Changing Staffing and Compensation Patterns in Higher Education
The Great Recession intensified these trends, leading to unprecedented declines in state funding for higher education and steep tuition increases:
NATIONWIDE CUTS: 49 states (all but North Dakota) are spending less per student on higher education than they did before the Great Recession.3 In contrast, only 33 states cut per-student spending between 2001 and 2008,4 the period since the last recession.
MANY DEEP CUTS: In many states, the cuts have been especially deep. Since the recession, 28 states have cut per-student funding by more than 25 percent, compared to just one state—Michigan—that did so between 2001 and 2008.
ESCALATING TUITION: Funding cuts have led to large tuition increases. Nationally, average tuition at 4-year public universities increased by 20 percent in the four years since 2008 after rising 14 percent in the four years prior. In seven states, average tuition increased by more than a third, and two states—Arizona and California—have raised it by more than two-thirds, or 66 percent. At public 2-year colleges, average tuition has risen by more than a third in six states.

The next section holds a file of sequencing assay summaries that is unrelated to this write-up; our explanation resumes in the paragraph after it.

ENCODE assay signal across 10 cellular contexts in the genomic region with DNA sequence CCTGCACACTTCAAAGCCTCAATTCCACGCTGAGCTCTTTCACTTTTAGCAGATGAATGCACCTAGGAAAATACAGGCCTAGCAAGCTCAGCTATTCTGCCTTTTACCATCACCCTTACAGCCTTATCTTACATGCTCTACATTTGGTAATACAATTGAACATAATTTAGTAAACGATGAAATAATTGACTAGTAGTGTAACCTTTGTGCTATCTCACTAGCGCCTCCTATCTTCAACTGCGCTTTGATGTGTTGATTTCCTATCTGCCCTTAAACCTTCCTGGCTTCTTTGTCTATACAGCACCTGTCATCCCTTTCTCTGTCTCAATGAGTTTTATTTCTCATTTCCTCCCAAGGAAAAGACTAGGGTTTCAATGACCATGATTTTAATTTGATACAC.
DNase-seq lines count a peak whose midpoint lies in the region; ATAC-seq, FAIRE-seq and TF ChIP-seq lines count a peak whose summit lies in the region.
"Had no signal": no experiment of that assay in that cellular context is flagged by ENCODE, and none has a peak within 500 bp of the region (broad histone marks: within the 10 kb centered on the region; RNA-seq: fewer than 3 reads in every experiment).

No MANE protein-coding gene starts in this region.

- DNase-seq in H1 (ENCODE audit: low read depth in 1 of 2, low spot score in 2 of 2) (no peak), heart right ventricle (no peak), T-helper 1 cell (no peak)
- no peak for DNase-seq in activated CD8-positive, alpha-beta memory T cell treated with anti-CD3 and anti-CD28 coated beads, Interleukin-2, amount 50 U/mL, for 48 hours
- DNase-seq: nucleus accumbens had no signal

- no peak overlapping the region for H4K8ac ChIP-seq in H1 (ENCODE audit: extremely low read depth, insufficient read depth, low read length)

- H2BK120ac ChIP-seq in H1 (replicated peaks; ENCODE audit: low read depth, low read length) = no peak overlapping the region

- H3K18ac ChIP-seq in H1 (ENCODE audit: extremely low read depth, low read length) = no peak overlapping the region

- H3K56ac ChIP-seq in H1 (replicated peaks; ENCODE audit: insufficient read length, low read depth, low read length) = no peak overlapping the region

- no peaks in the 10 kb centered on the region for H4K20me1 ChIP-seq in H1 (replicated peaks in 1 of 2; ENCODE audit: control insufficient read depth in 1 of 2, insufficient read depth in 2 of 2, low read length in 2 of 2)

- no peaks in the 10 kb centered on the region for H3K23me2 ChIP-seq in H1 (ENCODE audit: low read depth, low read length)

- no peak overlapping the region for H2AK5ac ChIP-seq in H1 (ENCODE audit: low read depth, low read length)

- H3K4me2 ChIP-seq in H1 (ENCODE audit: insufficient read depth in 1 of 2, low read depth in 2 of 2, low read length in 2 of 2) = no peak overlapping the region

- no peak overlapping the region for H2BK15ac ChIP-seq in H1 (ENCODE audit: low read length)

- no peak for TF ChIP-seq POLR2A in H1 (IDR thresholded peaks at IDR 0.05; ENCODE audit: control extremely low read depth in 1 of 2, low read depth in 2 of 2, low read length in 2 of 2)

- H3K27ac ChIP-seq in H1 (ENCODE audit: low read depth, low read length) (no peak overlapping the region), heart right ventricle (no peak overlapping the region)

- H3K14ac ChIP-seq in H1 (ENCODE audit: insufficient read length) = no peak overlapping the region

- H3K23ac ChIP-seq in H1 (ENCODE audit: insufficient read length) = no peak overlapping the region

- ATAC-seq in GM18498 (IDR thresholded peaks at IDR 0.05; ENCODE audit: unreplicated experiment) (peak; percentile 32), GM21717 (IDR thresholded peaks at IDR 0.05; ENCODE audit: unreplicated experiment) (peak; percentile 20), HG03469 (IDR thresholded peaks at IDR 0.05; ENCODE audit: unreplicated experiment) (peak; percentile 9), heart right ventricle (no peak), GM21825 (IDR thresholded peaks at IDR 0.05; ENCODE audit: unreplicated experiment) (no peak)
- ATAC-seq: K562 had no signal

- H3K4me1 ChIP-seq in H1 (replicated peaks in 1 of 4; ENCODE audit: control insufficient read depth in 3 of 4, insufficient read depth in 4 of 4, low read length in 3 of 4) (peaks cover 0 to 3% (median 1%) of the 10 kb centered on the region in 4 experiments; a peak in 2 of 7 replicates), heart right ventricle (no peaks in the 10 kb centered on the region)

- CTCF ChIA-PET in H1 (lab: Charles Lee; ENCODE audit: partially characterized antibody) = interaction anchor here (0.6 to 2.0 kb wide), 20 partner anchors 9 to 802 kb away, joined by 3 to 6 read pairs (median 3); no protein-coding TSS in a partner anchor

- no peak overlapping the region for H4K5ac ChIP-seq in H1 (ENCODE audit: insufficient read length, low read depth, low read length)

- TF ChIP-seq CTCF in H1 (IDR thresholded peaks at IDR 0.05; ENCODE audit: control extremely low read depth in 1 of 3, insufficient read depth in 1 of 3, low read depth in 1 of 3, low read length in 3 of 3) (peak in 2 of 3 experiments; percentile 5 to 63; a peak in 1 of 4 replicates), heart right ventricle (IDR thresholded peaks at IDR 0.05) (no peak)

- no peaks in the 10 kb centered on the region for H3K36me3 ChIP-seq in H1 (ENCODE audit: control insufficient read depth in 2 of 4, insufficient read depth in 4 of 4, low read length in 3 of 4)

FAMILIES PRICED OUT: Average tuition at 4-year public schools now consumes more than 15 percent of the median household income in 26 states. Average total cost—including room and board—consumes more than one third of the median household income in 22 states.